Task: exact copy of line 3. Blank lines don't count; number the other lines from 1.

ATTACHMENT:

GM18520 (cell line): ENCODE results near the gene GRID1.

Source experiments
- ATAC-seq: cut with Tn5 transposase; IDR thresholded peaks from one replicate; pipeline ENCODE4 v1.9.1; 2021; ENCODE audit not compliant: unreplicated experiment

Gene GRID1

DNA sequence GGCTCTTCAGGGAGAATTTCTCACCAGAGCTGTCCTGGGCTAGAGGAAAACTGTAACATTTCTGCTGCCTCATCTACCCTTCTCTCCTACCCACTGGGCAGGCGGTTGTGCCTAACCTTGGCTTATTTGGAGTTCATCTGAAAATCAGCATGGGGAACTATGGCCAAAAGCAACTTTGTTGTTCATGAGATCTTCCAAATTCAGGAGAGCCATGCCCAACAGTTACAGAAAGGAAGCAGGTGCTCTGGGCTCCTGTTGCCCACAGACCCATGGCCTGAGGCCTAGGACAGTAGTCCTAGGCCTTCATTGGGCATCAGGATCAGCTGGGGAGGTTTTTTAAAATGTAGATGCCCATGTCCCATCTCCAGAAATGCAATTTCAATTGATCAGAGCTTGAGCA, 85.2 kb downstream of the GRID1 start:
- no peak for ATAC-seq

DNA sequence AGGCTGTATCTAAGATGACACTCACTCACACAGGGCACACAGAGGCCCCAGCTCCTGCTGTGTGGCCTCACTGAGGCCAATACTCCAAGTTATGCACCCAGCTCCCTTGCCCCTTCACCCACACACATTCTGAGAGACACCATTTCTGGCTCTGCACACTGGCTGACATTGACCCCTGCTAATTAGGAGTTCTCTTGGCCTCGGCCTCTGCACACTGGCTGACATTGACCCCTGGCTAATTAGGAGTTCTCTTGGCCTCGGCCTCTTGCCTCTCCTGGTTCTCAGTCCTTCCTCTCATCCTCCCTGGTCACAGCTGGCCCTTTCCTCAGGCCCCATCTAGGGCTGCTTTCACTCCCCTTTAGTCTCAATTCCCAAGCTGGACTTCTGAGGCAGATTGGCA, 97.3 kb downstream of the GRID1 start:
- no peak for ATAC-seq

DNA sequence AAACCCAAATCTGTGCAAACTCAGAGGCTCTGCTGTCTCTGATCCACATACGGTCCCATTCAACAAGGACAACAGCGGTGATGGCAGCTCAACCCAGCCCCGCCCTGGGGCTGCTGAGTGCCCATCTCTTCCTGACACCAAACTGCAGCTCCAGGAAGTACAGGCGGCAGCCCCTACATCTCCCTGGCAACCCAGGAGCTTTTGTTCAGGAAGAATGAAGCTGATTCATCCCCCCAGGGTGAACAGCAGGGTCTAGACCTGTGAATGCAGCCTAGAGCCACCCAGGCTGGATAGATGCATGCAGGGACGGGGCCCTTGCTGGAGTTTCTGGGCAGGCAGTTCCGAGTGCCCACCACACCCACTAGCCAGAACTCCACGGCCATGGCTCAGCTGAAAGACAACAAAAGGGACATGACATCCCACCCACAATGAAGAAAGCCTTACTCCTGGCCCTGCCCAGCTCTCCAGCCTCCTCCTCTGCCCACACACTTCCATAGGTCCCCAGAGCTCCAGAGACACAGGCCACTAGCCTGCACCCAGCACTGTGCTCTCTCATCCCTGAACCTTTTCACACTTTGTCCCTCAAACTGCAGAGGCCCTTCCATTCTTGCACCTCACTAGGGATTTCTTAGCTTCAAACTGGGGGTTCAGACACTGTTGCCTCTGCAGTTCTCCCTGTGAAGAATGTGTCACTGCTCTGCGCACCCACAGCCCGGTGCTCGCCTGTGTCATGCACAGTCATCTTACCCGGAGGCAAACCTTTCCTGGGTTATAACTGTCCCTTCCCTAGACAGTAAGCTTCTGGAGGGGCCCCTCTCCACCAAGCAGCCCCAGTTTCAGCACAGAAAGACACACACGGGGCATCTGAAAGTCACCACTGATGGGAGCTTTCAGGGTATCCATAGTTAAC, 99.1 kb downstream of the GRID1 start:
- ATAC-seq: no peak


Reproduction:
- ATAC-seq: cut with Tn5 transposase; IDR thresholded peaks from one replicate; pipeline ENCODE4 v1.9.1; 2021; ENCODE audit not compliant: unreplicated experiment